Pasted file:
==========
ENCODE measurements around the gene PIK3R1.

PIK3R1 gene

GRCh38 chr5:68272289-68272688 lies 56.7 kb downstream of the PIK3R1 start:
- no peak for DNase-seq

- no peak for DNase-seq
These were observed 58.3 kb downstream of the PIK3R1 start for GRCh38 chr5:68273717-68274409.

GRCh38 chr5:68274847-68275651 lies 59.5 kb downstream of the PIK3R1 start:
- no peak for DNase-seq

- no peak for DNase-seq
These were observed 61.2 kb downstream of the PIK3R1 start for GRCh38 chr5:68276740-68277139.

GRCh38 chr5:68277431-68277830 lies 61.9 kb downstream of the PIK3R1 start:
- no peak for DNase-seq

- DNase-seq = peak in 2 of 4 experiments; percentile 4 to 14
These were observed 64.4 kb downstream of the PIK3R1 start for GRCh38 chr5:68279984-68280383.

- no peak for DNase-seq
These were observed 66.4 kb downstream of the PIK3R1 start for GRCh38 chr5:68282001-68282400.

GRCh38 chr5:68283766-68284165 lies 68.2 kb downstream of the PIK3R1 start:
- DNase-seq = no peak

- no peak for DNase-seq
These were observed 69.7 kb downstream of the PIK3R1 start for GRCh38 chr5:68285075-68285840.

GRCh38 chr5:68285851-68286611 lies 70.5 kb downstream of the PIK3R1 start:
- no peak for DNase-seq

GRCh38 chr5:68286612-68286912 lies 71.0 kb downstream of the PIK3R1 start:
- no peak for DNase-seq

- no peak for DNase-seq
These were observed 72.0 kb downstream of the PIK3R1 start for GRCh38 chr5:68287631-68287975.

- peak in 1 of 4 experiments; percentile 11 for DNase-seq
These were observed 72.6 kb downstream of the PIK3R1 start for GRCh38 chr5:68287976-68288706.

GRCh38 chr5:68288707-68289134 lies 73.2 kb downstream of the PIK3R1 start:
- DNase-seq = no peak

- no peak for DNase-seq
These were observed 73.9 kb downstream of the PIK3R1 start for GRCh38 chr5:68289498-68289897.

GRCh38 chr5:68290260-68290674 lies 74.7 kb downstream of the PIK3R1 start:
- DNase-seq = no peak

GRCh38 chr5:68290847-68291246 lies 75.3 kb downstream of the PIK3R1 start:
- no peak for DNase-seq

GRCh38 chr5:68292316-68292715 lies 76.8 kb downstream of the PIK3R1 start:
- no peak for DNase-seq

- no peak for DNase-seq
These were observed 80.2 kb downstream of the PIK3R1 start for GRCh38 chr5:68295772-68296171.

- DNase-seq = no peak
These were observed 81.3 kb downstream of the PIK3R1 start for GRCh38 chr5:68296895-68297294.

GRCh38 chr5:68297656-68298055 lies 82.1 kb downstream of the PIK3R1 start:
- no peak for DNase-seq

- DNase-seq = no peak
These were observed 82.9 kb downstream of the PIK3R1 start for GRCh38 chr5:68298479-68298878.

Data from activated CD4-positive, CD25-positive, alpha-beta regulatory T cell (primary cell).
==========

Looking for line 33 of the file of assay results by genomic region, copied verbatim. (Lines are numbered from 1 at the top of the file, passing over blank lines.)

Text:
GRCh38 chr5:68290260-68290674 lies 74.7 kb downstream of the PIK3R1 start: